DALLAS Dallas police officers crawled out of a window and jumped to the driveway below.
They returned Wednesday afternoon to an abandoned home in the 4300 block of Spring Avenue where a serial rapist struck twice on August 22.
It's just down the street from where Patsy Dotie lives. "I said, 'Oh My, God its right here by me!'"
Another woman came forward Wednesday, reporting an August 28 assault on Second Avenue. She is the eighth known victim of a serial rapist, all within three miles of Dotie's home.
The suspect has been attacking since June, but the neighborhood didn't hear about the crimes until September.
"When it happened in the Lake Highlands community, it was everywhere, all over the news," said one woman who didn't wish to give her name. "But then when it comes to our South Dallas community, it's like they didn't care and didn't want to share the information of what was going on."
Dallas police defend their actions, and say they did share the information as soon as it became clear that a single man was believed responsible for multiple attacks.
Each assault has happened near Fair Park, between midnight and 6 a.m. Victims all describe the suspect as a black man, 5'-6" to 5'-11", about 200 pounds, wearing prescription eyeglasses, and a mask or piece of clothing covering his face.
Another witness has now surfaced and police are hoping she helps them create a sketch of the suspect; they plan to meet with her on Thursday.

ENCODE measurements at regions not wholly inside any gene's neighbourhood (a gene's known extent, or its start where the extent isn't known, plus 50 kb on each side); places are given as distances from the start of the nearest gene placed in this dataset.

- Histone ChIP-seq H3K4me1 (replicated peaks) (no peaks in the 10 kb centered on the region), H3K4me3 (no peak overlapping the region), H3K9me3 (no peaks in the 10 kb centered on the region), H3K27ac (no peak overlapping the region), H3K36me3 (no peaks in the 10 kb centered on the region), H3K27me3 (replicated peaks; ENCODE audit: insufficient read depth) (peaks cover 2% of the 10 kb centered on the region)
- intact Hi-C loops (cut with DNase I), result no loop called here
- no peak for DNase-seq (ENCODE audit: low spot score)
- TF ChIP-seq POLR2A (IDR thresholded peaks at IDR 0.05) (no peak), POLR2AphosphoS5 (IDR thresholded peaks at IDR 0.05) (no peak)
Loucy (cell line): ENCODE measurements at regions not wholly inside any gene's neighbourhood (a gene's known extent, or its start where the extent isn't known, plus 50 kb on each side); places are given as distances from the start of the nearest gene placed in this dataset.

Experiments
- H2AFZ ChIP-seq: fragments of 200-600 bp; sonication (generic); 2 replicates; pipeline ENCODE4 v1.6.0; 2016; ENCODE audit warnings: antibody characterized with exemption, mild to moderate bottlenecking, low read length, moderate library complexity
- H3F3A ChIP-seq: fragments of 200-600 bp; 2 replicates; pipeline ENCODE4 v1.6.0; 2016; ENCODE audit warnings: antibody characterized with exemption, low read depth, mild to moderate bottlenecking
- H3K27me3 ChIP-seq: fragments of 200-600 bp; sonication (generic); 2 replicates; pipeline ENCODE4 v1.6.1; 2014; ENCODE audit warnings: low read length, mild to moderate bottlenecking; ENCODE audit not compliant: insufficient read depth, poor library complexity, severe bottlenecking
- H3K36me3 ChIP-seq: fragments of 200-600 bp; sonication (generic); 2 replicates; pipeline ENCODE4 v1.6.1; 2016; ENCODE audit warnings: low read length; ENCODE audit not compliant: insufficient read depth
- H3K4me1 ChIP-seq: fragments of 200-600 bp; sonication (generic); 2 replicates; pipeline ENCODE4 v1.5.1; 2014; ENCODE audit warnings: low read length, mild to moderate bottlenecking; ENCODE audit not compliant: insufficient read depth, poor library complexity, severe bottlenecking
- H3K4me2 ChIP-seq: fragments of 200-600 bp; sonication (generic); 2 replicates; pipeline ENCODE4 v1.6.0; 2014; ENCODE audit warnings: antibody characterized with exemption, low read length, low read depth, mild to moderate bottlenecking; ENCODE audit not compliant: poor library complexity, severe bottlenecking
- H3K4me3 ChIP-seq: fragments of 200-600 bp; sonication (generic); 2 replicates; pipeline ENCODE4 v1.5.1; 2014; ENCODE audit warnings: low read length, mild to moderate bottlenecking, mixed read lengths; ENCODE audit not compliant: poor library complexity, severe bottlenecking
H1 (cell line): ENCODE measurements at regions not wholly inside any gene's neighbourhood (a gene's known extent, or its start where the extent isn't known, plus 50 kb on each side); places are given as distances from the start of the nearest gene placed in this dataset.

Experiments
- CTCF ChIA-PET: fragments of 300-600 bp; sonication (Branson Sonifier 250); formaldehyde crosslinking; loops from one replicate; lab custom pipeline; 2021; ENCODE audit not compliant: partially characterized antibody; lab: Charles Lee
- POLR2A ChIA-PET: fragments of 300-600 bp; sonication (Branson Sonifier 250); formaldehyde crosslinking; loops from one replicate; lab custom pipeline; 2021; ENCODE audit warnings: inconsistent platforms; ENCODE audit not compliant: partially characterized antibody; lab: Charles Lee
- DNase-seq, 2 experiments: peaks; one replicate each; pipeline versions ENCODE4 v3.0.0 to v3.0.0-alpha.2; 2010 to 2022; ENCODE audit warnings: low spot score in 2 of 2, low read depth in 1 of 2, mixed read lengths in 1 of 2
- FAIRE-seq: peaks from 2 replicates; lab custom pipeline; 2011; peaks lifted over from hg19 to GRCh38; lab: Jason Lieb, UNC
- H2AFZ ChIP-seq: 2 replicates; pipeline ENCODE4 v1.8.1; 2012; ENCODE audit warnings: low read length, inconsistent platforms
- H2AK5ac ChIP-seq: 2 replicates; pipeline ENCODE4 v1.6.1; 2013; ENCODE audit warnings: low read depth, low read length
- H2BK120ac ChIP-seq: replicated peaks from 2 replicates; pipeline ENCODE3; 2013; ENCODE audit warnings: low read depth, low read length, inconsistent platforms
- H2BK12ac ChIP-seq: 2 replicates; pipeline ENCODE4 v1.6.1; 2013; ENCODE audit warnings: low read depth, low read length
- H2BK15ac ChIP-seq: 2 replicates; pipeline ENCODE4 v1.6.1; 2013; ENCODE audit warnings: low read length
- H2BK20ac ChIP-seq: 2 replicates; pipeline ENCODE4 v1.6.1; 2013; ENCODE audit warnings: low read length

Not all the victims were openly sharing details with detectives, police said, and a six-week gap from June to August prevented investigators from establishing a pattern.
Detectives are concentrating on that gap as they work this case. Police say they are looking at jail records to see if someone was in custody then and is out now, and raping again.
The woman who didn't want her name used grew up in the neighborhood, and isn't happy with the explanation from Dallas police.
"Had they have shared the information there may not have been that many rapes that went on," she said.
Police are now sharing the information with community groups. An officer stopped by Betty Hooey's home Wednesday afternoon, knowing she's the director of the women's ministry at Cornerstone Baptist Church, just blocks from the attacks.
Hooey passed out fliers at Wednesday night services advertising a community meeting to be held Thursday night at six o'clock at True Lee Baptist Church on Bertrand. Those fliers also contained a detailed description of the suspect.
"We need to be vigilant," she told the women in her group. "Don't try to apprehend him; that's not your job. You can pray for him, but don't try to apprehend him."
The suspect description is now being widely circulated along with description of the possible getaway car: Either a grey Honda Civic or a Volvo, both older models.
When Patsy Dotie heard that, she got chills.
"I've seen a Volvo coming through here slowly all the time for the last month," she said. "That Volvo comes through here all the time. I told my daughters, 'I bet you that's that same man.'"
Police said increased patrols by uniformed and plainclothes officers will continue. Hooey told the congregation to be smart and have faith that justice will come.
"It could be your mother; it could be you; it could be your next-door neighbor," she said. "And we want them to be treated the same way as someone with money. The same way."